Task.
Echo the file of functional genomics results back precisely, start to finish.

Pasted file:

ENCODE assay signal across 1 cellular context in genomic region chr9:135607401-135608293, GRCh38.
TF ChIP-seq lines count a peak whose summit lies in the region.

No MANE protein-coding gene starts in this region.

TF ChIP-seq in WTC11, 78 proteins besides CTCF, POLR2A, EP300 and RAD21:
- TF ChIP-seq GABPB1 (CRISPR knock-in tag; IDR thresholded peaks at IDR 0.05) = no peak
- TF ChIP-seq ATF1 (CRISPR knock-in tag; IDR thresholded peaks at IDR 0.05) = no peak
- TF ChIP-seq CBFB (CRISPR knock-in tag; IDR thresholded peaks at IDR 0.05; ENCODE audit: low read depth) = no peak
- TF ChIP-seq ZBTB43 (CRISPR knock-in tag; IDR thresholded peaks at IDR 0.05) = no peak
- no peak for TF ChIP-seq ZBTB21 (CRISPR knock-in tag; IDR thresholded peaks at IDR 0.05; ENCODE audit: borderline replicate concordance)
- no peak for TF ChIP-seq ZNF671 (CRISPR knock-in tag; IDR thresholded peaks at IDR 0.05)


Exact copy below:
ENCODE assay signal across 1 cellular context in genomic region chr9:135607401-135608293, GRCh38.
TF ChIP-seq lines count a peak whose summit lies in the region.

No MANE protein-coding gene starts in this region.

TF ChIP-seq in WTC11, 78 proteins besides CTCF, POLR2A, EP300 and RAD21:
- TF ChIP-seq GABPB1 (CRISPR knock-in tag; IDR thresholded peaks at IDR 0.05) = no peak
- TF ChIP-seq ATF1 (CRISPR knock-in tag; IDR thresholded peaks at IDR 0.05) = no peak
- TF ChIP-seq CBFB (CRISPR knock-in tag; IDR thresholded peaks at IDR 0.05; ENCODE audit: low read depth) = no peak
- TF ChIP-seq ZBTB43 (CRISPR knock-in tag; IDR thresholded peaks at IDR 0.05) = no peak
- no peak for TF ChIP-seq ZBTB21 (CRISPR knock-in tag; IDR thresholded peaks at IDR 0.05; ENCODE audit: borderline replicate concordance)
- no peak for TF ChIP-seq ZNF671 (CRISPR knock-in tag; IDR thresholded peaks at IDR 0.05)